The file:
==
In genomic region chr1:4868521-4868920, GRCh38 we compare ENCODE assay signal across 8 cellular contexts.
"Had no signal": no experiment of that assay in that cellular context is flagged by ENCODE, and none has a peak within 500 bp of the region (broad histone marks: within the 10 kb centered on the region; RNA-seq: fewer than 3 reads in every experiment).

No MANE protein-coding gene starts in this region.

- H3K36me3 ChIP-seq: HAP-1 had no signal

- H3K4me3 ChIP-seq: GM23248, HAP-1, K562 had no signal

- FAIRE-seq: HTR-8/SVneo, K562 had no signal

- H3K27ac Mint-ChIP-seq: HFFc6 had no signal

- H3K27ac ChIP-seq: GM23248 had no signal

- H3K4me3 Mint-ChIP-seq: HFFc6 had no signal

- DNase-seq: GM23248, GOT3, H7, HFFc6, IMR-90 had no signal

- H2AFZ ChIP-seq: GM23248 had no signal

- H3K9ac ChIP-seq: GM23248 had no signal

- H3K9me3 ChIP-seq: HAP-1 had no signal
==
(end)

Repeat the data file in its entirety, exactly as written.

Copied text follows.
In genomic region chr1:4868521-4868920, GRCh38 we compare ENCODE assay signal across 8 cellular contexts.
"Had no signal": no experiment of that assay in that cellular context is flagged by ENCODE, and none has a peak within 500 bp of the region (broad histone marks: within the 10 kb centered on the region; RNA-seq: fewer than 3 reads in every experiment).

No MANE protein-coding gene starts in this region.

- H3K36me3 ChIP-seq: HAP-1 had no signal

- H3K4me3 ChIP-seq: GM23248, HAP-1, K562 had no signal

- FAIRE-seq: HTR-8/SVneo, K562 had no signal

- H3K27ac Mint-ChIP-seq: HFFc6 had no signal

- H3K27ac ChIP-seq: GM23248 had no signal

- H3K4me3 Mint-ChIP-seq: HFFc6 had no signal

- DNase-seq: GM23248, GOT3, H7, HFFc6, IMR-90 had no signal

- H2AFZ ChIP-seq: GM23248 had no signal

- H3K9ac ChIP-seq: GM23248 had no signal

- H3K9me3 ChIP-seq: HAP-1 had no signal